The study reveals that Millennial Latinas are twice as likely to be married and have children than their Non-Hispanic counterparts. In other words, these two groups of women of about the same age tend to be at different life stages, a factor that also greatly influences how they go about their lives – for instance, a mom probably places higher value on work stability and peace of mind so is probably less willing to take risks than someone who is single and child-free. Differences like this can certainly impact everyday decisions, consumption and media habits, so they create the need for more specialized business strategies.
Accounting for Acculturation
Furthermore, even within the Hispanic population differences arise due increasing rates of acculturation. That is to say, while more and more Hispanics in the U.S. are blending Anglo culture with their own ancestral Hispanic culture, they each pick and choose what to keep from their original culture and what to incorporate from the adopted one. This mix is what makes them unique. Therefore, the three main levels of acculturation (i.e., Spanish Dominant, Bicultural and English Dominant) each stake different positions on the cultural value spectrum, and as a result, identify with different core values at varying degrees.
A prominent example of this can be seen in language use. For some Hispanic households, passing down the Spanish language is an important way to partake in their Hispanic culture, and some even see the value of being bilingual in today’s world. On the contrary, there are other Hispanic households that do not share these same views and, for reasons of their own, choose to only utilize the English language. These two different types of Hispanic households also likely consume media in different languages, a detail brands might want to take into consideration when trying to reach and communicate with certain Hispanic consumers.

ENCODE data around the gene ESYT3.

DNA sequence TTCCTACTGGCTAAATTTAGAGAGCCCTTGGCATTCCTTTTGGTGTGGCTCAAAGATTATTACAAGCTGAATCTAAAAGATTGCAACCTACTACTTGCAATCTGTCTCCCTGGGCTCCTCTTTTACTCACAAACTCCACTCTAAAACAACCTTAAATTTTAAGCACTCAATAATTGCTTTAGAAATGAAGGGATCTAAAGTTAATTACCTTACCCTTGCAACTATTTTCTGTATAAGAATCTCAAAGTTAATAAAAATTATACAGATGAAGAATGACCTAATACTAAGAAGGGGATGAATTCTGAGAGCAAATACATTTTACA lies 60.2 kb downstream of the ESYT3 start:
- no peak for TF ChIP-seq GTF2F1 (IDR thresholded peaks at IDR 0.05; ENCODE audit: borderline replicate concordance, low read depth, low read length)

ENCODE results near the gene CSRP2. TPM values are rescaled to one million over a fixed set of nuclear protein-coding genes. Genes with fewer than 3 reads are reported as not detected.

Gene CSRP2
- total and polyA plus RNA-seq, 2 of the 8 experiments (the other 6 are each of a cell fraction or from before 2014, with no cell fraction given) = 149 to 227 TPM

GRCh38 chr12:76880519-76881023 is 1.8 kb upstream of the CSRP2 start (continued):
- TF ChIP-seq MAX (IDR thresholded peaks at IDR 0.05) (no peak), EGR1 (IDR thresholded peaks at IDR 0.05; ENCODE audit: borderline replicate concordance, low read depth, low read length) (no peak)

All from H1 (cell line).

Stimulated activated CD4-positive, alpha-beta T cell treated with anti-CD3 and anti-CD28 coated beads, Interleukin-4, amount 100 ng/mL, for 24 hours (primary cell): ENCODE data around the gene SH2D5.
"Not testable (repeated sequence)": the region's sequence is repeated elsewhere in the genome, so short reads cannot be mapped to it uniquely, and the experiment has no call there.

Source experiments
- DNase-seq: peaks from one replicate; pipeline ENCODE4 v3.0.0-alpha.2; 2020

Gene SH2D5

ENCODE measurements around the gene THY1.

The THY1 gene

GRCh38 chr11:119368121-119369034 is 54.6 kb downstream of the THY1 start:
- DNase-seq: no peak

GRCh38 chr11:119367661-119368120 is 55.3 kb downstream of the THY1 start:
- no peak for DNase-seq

That said, couldn’t one argue then that over time with increasing rates of acculturation, culture will play less of a role in differentiating generations? To which we respond, not necessarily.
Regardless of acculturation level, Hispanics as a whole continue to face unique challenges in life that shape them. The HOT study also reveals that over 30% of Hispanic millennial working females believe they need to dress more conservatively and style their hair in certain ways in order to be taken seriously and succeed in the workplace – which is roughly 10% more than their non-Hispanic counterparts. This is because these Hispanics feel the need to overcorrect for the prominent “sexy Latina” stereotype portrayed throughout American media, a stereotype that affects all Hispanic women regardless of acculturation level or age. Therefore, because of the ethnic stereotypes that permeate our society, increasing rates of acculturation will likely be no match for the overall impact ethnicity and culture have on individuals.
Consumer Understanding Needs Cultural Understanding
Similar nuances likely exist across other cultures like African American, Asian, Middle Eastern, etc. – since they all have unique sets of core values and value systems. If companies do not take this into consideration in their marketing strategies, they run the risk of missing the mark. In other words, there can potentially be even greater opportunity if companies take the time and effort to truly understand and give nod to the culture(s) that are so deeply rooted in their target audience, for culture says far more about a group of people than the year listed on a birth certificate.